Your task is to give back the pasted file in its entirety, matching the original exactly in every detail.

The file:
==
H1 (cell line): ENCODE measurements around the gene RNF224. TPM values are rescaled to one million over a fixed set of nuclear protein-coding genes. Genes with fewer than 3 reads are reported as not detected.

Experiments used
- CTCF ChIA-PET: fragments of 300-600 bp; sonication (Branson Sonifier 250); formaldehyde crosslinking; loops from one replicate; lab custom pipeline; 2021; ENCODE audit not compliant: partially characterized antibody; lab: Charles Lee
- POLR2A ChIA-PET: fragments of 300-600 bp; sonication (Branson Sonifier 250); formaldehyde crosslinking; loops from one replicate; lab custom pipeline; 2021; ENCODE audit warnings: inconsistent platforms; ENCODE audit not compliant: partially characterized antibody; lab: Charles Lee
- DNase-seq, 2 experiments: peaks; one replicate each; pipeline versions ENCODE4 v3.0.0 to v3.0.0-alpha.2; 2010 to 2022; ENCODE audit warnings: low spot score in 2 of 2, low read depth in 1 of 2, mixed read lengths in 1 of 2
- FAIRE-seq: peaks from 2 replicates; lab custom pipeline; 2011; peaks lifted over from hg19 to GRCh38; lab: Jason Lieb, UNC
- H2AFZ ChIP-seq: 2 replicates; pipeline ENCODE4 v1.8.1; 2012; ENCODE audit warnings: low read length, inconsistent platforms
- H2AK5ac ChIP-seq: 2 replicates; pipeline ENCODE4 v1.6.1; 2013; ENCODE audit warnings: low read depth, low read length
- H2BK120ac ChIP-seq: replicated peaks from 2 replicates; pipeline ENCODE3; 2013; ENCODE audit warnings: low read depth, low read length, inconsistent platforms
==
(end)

H1 (cell line): ENCODE measurements around the gene RNF224. TPM values are rescaled to one million over a fixed set of nuclear protein-coding genes. Genes with fewer than 3 reads are reported as not detected.

Experiments used
- CTCF ChIA-PET: fragments of 300-600 bp; sonication (Branson Sonifier 250); formaldehyde crosslinking; loops from one replicate; lab custom pipeline; 2021; ENCODE audit not compliant: partially characterized antibody; lab: Charles Lee
- POLR2A ChIA-PET: fragments of 300-600 bp; sonication (Branson Sonifier 250); formaldehyde crosslinking; loops from one replicate; lab custom pipeline; 2021; ENCODE audit warnings: inconsistent platforms; ENCODE audit not compliant: partially characterized antibody; lab: Charles Lee
- DNase-seq, 2 experiments: peaks; one replicate each; pipeline versions ENCODE4 v3.0.0 to v3.0.0-alpha.2; 2010 to 2022; ENCODE audit warnings: low spot score in 2 of 2, low read depth in 1 of 2, mixed read lengths in 1 of 2
- FAIRE-seq: peaks from 2 replicates; lab custom pipeline; 2011; peaks lifted over from hg19 to GRCh38; lab: Jason Lieb, UNC
- H2AFZ ChIP-seq: 2 replicates; pipeline ENCODE4 v1.8.1; 2012; ENCODE audit warnings: low read length, inconsistent platforms
- H2AK5ac ChIP-seq: 2 replicates; pipeline ENCODE4 v1.6.1; 2013; ENCODE audit warnings: low read depth, low read length
- H2BK120ac ChIP-seq: replicated peaks from 2 replicates; pipeline ENCODE3; 2013; ENCODE audit warnings: low read depth, low read length, inconsistent platforms